Lastly, to convert the glass into sand, particularly for close up shots, the crew had glass shards hit invisible 3D objects that started shrinking. As an invisible object shrank, it generated sand particles off the leading edge and the sand continued forward giving the impression that the glass literally turned to sand.

    Industrial Light & Magic (ILM)
    San Francisco-based ILM created the first big effects scene in the film, an attack on Harry Potter and his Muggle cousin Dudley Dursley (Harry Melling) by the soul-sucking Dementors. “They did our dark creatures,” says Burke.

    To create the Dementors, ILM started with skeletons for the same creatures that they had covered with sheets in a previous Harry Potter film. “We had created Dementors for the third film,” says visual effects supervisor Tim Alexander.

    “But, for this film, they wanted them to feel more physical.”Thus, ILM pulled back the sheets to reveal the creature’s head and arms. To create the “arms,” ILM cut the sheet – the cloth – into 12 strips and gave animators balls that attracted each strip so they could create a performance from the strips.

    Then, to simulate the effect of a Dementor grabbing Harry by the neck, the crew filmed Daniel Radcliffe on greenscreen. At ILM, animators working from a matchimation of Radcliffe’s neck, used shape animation to bulge a digital replica and simulate what would have happened if the creature had grabbed Harry’s neck. But, rather than trying to render digital skin to match the actor’s neck, the crew rendered only an occlusion pass, the shadows, and used that as a matte in the comp to fake the motion.

    ILM also created the Thestrals, horse-like creatures with 25-foot long dragon wings. Because the animals are emaciated, modelers had to build both the outer shell for the creature and the inner bones. The studio’s PhysBam engine developed with Stanford University simulated skin sliding over the Thestrals’ bones and sinking between their ribs. Subsurface scattering on the skin helped make the thin skin look fleshy.

    The same basic PhysBam engine also simulated water crashing against the Askaban prison for an establishing shot during a prison escape. For areas that didn’t require interaction with the island prison, the studio used a deformed surface.

    In addition, ILM built 11 digital doubles, which they used sparingly for a broomstick flight from London to Hogwarts. And, during the Dementor attack, created Harry Potter’s Patronus spell by bringing rendered strips of cloth into the studio’s Saber (Inferno) system.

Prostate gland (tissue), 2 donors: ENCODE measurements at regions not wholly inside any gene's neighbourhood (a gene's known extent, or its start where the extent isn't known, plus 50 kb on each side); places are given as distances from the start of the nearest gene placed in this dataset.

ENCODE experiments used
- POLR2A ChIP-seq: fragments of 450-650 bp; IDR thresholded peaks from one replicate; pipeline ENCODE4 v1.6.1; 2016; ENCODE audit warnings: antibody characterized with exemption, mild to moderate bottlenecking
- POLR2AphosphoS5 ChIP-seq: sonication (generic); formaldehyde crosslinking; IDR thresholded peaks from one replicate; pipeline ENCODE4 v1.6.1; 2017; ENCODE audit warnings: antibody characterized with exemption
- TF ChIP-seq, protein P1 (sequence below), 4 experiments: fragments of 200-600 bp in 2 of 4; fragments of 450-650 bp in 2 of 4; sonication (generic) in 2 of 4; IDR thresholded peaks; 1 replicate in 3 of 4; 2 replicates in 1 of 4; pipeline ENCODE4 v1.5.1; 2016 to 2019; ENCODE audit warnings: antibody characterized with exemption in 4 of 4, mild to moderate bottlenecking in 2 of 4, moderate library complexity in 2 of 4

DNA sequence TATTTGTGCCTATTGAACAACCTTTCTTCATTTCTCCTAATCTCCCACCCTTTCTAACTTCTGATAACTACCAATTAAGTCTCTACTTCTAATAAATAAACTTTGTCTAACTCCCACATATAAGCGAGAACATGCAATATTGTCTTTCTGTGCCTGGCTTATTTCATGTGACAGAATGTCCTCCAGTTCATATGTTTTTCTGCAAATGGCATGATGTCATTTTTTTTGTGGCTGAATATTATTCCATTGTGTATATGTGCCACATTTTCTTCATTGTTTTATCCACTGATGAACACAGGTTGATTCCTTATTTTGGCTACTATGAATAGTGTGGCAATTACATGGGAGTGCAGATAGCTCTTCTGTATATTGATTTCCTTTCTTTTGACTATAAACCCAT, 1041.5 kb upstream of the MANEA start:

“Harry’s Patronus is a stag and you can sense that, but it’s something between a stag and liquid light,” says Alexander. “We did the liquid light part with the cloth strips.” As the stag ran, the cloth flowed behind.
    Framestore CFC
    For its part, the London-based studio Framestore CFC created Centaurs, a house elf named Kreacher, Hawkes the Phoenix, and a Howler.

    Two actors in blue suits played the roles of two of the Centaurs during live action filming. Meanwhile, at the studio, modelers sculpted the creatures in Maya from maquettes and then blended muscle groups to create one Maya rig that propelled the half-horse, half-human Centaurs. The main body of the Centaurs was human sized; the horse part, pony sized.

    “We started with our skeleton rig and built a muscle rig on top of that, and then on top of that floated the skin,” says Craig Lyn, visual effects supervisor. “The rig and any dynamic movement drove the muscle simulation. So if the Centaur slaps a foot, the muscle jiggles and shakes, and on top of that the skin slides over the muscles.” A muscle system underlies the facial rig as well.

    The muscles are geometry with soft body simulations; a volume preservation system handled only the extreme movements. “We often see more volume loss caused by rigging issues than with muscles,” says Lyn. “We find it’s easier and faster to use animated displacement maps in some areas, like movement across tendons, when it’s for a specific shot and we know the angles.”

    Although the animators worked in Maya, Framestore CFC prototyped the muscle simulations in Houdini. “We developed in Houdini and then mimicked what we developed in Maya,” says Lyn. “It’s easier to do rapid prototyping for simulations in Houdini.”


    Next Spell
    Now that this film is finished, Burke has moved on to supervise the effects for the sixth Harry Potter sequel. Bids are in for the visual effects work and studios are eagerly waiting to see who conjures up the next magical effects.

    “The only people who really believe in the magic of the Harry Potter world are the visual effects people who create it,” says Franklin. “We spend all day thinking how would this work, how would that work. Working on this film was fantastic.”

    Related links:
    Double Negative
    Moving Picture Company (MPC)
    Industrial Light & Magic
    Rising Sun Pictures
    Autodesk Maya
    Pixar RenderMan
    SideFX Houdini
    Apple Shake